In an open letter dated 27 August, ALHR and the Bar Association – along with others – have urged the NSW government for an immediate investigation into Real Bodies – The Exhibition, which is currently showing at the Entertainment Quarter in Sydney until October.
The exhibition in question involves a display of 20 plastinated human bodies, as well as 200 plastinated human organs, human foetuses and body parts.
“Mr Tom Zaller, president and CEO of Imagine Exhibitions, the company responsible for the exhibition, has publicly admitted that there is no documentation verifying the provenance and identity of the deceased persons, and any certification of the deceased’s consent for display at the exhibition,” said the open letter, signed by Madeleine Bridgett, co-chair of the business and human rights committee at ALHR.
“This raises serious questions about the legal and ethical operation of the exhibition. The bodies have been sourced from the Dalian Hoffen Bio-technique Laboratory in China. On their website, Dalian Hoffen advertise an extensive range of plastinated human corpses and specimens including the corpse of a pregnant woman, any of which can be purchased within six to eight months from the time of ordering. The company also supplies universities, museums and exhibitions in more than 40 countries, however, they do not publicly state the source of the bodies.
"There are grave ethical and human rights concerns about the circumstances surrounding how and where the bodies and organs in the exhibition were sourced. Credible evidence suggests that the exhibits may be the bodies and organs of executed prisoners of conscience including Falun Gong practitioners and Uyghurs, of whom there are currently over a million detained in China. The extrajudicial killing of prisoners of conscience for their organs breaches fundamental human rights laws, and laws governing crimes against humanity, organ trafficking and organ transplant tourism.”
Further, the open letter highlighted that trading in tissue and organ trafficking in Australia are serious modern slavery offences.
“On 6 June 2018, the NSW Parliament passed the Modern Slavery Act 2018, which provides for the prohibition of trading in tissue. This provision has extraterritorial effect. Australia’s Criminal Code Act 1995 (Cth) also provides for offences of organ trafficking,” Ms Bridgett wrote.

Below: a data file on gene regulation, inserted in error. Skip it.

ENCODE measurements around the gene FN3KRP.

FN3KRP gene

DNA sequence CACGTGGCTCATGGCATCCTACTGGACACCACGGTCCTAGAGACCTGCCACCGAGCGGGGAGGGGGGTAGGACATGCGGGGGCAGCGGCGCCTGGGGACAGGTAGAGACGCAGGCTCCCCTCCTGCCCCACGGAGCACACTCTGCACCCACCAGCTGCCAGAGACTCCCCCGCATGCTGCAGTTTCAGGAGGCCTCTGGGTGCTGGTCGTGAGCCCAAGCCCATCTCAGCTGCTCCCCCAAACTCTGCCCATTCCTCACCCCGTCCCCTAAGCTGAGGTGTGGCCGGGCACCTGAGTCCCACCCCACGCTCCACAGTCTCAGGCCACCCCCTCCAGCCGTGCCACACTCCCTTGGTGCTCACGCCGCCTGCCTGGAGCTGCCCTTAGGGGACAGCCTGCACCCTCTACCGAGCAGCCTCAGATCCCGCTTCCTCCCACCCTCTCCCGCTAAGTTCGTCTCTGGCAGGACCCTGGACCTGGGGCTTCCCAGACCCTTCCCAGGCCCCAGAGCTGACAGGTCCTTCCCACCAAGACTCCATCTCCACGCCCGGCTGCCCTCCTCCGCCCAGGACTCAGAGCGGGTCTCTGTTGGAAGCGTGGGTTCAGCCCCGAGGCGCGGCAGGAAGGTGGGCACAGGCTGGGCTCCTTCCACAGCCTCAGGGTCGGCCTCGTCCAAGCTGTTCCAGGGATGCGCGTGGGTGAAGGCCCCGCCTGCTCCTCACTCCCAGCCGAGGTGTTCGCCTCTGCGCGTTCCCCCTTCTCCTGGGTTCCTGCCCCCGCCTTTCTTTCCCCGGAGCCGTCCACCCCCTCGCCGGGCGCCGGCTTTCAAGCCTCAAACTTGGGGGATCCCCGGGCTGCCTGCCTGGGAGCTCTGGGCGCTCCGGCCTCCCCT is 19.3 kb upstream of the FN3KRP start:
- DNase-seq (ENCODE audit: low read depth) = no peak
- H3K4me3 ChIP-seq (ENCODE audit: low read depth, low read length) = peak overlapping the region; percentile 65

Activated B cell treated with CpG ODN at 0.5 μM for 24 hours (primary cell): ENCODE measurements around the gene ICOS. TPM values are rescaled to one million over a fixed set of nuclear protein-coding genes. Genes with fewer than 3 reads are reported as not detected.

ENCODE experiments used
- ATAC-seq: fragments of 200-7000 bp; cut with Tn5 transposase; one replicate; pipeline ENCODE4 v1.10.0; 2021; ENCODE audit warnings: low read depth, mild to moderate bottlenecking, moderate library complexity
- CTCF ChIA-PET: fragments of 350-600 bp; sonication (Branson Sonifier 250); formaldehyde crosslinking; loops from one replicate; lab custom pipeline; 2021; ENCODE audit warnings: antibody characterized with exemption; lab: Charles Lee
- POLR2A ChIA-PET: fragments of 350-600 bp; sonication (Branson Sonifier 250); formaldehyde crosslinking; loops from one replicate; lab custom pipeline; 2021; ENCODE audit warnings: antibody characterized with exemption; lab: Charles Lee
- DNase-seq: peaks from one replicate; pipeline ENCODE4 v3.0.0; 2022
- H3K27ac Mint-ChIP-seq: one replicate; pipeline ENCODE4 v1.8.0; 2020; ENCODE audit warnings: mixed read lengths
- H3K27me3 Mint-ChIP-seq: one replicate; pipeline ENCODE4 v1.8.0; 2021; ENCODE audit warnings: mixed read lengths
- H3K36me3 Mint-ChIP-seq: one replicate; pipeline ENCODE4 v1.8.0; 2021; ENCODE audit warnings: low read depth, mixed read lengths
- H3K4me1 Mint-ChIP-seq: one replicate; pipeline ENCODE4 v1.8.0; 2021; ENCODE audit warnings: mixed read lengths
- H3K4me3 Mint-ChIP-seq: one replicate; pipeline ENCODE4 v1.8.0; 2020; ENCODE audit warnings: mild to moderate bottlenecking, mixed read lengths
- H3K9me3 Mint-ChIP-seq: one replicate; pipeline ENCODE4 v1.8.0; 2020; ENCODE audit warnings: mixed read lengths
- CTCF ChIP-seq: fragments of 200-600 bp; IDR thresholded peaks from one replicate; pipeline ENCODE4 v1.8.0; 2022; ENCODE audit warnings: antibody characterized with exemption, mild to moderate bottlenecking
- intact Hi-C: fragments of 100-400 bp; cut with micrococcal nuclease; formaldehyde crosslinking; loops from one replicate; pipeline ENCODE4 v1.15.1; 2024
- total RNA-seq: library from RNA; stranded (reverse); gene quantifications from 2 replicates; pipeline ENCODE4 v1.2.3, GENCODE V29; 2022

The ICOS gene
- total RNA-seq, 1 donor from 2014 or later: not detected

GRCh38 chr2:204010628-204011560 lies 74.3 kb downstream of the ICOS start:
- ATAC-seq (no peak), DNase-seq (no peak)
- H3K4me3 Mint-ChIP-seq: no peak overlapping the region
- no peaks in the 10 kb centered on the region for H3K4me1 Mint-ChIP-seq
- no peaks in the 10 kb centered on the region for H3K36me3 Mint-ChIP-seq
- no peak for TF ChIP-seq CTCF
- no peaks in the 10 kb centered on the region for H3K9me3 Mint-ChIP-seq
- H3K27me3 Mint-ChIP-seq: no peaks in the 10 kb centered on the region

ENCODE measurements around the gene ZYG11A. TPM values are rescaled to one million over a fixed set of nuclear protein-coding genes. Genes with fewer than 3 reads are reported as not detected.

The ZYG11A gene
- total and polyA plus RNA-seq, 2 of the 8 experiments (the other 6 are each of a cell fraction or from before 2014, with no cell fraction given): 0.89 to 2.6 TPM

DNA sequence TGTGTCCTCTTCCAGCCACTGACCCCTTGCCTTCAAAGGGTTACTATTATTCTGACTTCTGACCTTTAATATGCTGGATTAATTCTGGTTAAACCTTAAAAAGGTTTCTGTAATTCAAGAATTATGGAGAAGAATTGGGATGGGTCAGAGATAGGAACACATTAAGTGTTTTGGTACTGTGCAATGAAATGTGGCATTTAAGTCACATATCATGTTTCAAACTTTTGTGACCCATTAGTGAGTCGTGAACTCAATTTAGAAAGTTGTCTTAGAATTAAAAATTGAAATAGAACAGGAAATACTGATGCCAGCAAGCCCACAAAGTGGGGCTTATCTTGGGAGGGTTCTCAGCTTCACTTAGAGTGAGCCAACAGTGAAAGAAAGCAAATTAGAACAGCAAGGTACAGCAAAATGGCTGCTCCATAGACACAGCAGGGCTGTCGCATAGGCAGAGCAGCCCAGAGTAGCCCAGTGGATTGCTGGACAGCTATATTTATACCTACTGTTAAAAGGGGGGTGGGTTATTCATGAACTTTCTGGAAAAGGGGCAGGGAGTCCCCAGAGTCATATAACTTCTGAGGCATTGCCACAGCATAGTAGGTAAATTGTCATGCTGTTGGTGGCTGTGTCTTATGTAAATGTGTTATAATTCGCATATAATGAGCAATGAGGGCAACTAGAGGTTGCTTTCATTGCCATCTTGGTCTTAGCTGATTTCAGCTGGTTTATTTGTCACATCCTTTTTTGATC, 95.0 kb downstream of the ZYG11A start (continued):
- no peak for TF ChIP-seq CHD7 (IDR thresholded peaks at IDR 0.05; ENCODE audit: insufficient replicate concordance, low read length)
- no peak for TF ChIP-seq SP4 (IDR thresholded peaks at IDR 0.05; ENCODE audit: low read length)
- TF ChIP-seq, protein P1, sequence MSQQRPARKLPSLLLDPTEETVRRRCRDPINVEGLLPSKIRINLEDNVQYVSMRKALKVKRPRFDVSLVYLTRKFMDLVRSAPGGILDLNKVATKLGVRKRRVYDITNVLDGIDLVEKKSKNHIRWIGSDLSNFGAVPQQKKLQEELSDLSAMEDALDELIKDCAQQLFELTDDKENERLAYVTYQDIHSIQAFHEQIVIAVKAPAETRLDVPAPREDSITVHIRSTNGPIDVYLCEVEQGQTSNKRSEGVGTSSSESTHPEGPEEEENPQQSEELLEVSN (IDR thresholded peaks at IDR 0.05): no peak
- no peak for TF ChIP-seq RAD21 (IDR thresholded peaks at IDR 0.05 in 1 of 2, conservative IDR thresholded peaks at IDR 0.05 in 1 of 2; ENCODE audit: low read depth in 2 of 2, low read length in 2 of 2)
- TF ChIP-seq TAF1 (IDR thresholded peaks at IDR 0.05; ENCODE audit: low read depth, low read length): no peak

“Using human organs and tissues without consent for financial profit is the antithesis of international ethical and legal practice as set out in the Declaration of Istanbul on Organ Trafficking and Transplantation and the Council of Europe Convention against Trafficking in Human Organs.
“The exhibition organisers have provided no documentation regarding the bodies and specimens on display, and it remains unclear, without this documentation, whether the exhibition has complied with Australia’s laws, and internationally recognised legal and ethical standards regarding the use of organs and specimens.
“In addition, it remains unclear whether the exhibition complies with NSW’s anatomy licensing laws. Despite repeated requests, NSW Health has failed to investigate the exhibition to ensure it complies with NSW Health’s Policy Directive for the Conduct of Anatomical Examinations and Anatomy Licensing in NSW and the Anatomy Act 1977 (NSW). We request that you direct NSW Health to conduct such an investigation,” she urged the Premier.
The open letter concluded with a plead for Ms Berejiklian to promptly call for the investigation to see whether the exhibition complies with Australia’s laws, directives and ethical standards.
“Whilst we have attempted to work with government in a collaborative way to reach a solution to these ongoing ethical and legal concerns about the exhibition, our attempts have been futile. The exhibition remains open until October 2018, and during this time the exhibition may be breaching Australia’s laws,” it read.
“We now call on you as the NSW Premier for an immediate and full investigation into whether holding the exhibition complies with Australia’s laws, directives and ethical standards.”
Emma Ryan is the deputy head of editorial at Momentum Media and editor of its legal publication, Lawyers Weekly.
She graduated from Charles Sturt University with a Bachelor of Communications (Journalism).